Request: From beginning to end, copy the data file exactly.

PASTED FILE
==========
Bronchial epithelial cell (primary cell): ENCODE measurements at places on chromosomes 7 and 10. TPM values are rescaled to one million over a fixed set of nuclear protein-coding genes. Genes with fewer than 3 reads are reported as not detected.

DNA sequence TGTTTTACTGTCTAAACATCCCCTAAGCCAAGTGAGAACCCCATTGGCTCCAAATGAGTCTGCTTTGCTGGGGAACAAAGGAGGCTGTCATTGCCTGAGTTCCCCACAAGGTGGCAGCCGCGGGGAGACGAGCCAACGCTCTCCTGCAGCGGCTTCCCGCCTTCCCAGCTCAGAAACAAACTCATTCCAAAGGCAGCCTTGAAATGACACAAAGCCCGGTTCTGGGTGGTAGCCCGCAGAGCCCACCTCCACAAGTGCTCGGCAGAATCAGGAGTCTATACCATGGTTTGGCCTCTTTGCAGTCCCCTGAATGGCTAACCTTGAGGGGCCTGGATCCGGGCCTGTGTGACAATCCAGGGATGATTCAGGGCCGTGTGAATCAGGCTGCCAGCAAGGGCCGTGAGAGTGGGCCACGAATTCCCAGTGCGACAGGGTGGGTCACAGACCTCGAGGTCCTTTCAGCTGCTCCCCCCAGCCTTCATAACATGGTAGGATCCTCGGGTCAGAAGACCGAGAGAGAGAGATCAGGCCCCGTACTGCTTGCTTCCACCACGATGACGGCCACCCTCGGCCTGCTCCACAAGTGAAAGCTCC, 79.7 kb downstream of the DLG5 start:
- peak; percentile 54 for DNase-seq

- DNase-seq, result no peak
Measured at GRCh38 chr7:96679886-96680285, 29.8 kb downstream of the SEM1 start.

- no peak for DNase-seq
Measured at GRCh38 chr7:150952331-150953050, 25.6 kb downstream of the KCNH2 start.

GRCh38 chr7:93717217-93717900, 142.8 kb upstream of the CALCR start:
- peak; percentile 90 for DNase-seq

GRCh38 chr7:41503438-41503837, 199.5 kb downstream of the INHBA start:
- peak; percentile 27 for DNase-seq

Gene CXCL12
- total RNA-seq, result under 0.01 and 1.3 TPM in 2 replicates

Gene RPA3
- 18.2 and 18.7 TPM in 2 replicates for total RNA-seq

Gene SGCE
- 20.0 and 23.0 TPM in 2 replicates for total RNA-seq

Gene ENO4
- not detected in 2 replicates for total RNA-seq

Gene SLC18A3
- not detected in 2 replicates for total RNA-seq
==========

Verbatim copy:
Bronchial epithelial cell (primary cell): ENCODE measurements at places on chromosomes 7 and 10. TPM values are rescaled to one million over a fixed set of nuclear protein-coding genes. Genes with fewer than 3 reads are reported as not detected.

DNA sequence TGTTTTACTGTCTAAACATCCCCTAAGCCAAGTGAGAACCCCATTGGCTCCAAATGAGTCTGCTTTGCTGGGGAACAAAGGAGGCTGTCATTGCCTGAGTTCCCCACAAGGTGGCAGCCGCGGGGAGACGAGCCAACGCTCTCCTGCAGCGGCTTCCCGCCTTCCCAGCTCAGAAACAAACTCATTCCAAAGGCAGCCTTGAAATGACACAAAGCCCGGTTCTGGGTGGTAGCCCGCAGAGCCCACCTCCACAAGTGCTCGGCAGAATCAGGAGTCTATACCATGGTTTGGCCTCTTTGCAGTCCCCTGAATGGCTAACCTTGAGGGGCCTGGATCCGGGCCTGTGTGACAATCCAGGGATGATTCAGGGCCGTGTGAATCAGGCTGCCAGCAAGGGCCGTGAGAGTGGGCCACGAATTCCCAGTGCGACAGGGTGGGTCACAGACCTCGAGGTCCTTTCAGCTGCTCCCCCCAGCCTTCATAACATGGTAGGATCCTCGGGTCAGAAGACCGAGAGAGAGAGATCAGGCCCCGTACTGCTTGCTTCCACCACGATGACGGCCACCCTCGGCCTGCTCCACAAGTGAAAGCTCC, 79.7 kb downstream of the DLG5 start:
- peak; percentile 54 for DNase-seq

- DNase-seq, result no peak
Measured at GRCh38 chr7:96679886-96680285, 29.8 kb downstream of the SEM1 start.

- no peak for DNase-seq
Measured at GRCh38 chr7:150952331-150953050, 25.6 kb downstream of the KCNH2 start.

GRCh38 chr7:93717217-93717900, 142.8 kb upstream of the CALCR start:
- peak; percentile 90 for DNase-seq

GRCh38 chr7:41503438-41503837, 199.5 kb downstream of the INHBA start:
- peak; percentile 27 for DNase-seq

Gene CXCL12
- total RNA-seq, result under 0.01 and 1.3 TPM in 2 replicates

Gene RPA3
- 18.2 and 18.7 TPM in 2 replicates for total RNA-seq

Gene SGCE
- 20.0 and 23.0 TPM in 2 replicates for total RNA-seq

Gene ENO4
- not detected in 2 replicates for total RNA-seq

Gene SLC18A3
- not detected in 2 replicates for total RNA-seq